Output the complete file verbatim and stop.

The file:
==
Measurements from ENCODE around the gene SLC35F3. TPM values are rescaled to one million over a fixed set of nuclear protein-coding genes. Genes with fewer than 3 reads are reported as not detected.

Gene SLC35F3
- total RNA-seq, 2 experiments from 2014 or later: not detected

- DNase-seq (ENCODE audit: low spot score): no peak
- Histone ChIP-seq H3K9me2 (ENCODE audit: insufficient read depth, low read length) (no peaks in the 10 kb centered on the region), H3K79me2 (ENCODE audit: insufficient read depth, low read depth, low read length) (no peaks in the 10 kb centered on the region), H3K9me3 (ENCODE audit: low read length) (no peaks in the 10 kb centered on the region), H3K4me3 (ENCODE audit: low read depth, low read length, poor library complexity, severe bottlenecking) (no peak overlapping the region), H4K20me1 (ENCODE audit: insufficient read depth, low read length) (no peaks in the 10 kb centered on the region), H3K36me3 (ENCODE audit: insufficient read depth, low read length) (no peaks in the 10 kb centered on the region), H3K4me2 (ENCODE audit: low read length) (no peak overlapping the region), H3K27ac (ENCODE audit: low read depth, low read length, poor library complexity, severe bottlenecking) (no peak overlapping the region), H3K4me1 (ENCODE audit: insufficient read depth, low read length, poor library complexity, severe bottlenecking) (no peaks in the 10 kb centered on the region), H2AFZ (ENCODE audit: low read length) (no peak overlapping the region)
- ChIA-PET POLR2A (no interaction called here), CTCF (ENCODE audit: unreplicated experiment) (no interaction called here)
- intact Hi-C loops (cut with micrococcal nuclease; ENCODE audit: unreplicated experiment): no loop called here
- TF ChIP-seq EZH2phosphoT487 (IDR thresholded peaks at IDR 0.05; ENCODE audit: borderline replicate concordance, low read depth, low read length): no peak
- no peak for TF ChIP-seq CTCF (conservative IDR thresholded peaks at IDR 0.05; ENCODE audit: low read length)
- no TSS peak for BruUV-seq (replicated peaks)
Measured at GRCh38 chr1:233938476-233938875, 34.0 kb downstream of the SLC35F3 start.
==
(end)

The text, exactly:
Measurements from ENCODE around the gene SLC35F3. TPM values are rescaled to one million over a fixed set of nuclear protein-coding genes. Genes with fewer than 3 reads are reported as not detected.

Gene SLC35F3
- total RNA-seq, 2 experiments from 2014 or later: not detected

- DNase-seq (ENCODE audit: low spot score): no peak
- Histone ChIP-seq H3K9me2 (ENCODE audit: insufficient read depth, low read length) (no peaks in the 10 kb centered on the region), H3K79me2 (ENCODE audit: insufficient read depth, low read depth, low read length) (no peaks in the 10 kb centered on the region), H3K9me3 (ENCODE audit: low read length) (no peaks in the 10 kb centered on the region), H3K4me3 (ENCODE audit: low read depth, low read length, poor library complexity, severe bottlenecking) (no peak overlapping the region), H4K20me1 (ENCODE audit: insufficient read depth, low read length) (no peaks in the 10 kb centered on the region), H3K36me3 (ENCODE audit: insufficient read depth, low read length) (no peaks in the 10 kb centered on the region), H3K4me2 (ENCODE audit: low read length) (no peak overlapping the region), H3K27ac (ENCODE audit: low read depth, low read length, poor library complexity, severe bottlenecking) (no peak overlapping the region), H3K4me1 (ENCODE audit: insufficient read depth, low read length, poor library complexity, severe bottlenecking) (no peaks in the 10 kb centered on the region), H2AFZ (ENCODE audit: low read length) (no peak overlapping the region)
- ChIA-PET POLR2A (no interaction called here), CTCF (ENCODE audit: unreplicated experiment) (no interaction called here)
- intact Hi-C loops (cut with micrococcal nuclease; ENCODE audit: unreplicated experiment): no loop called here
- TF ChIP-seq EZH2phosphoT487 (IDR thresholded peaks at IDR 0.05; ENCODE audit: borderline replicate concordance, low read depth, low read length): no peak
- no peak for TF ChIP-seq CTCF (conservative IDR thresholded peaks at IDR 0.05; ENCODE audit: low read length)
- no TSS peak for BruUV-seq (replicated peaks)
Measured at GRCh38 chr1:233938476-233938875, 34.0 kb downstream of the SLC35F3 start.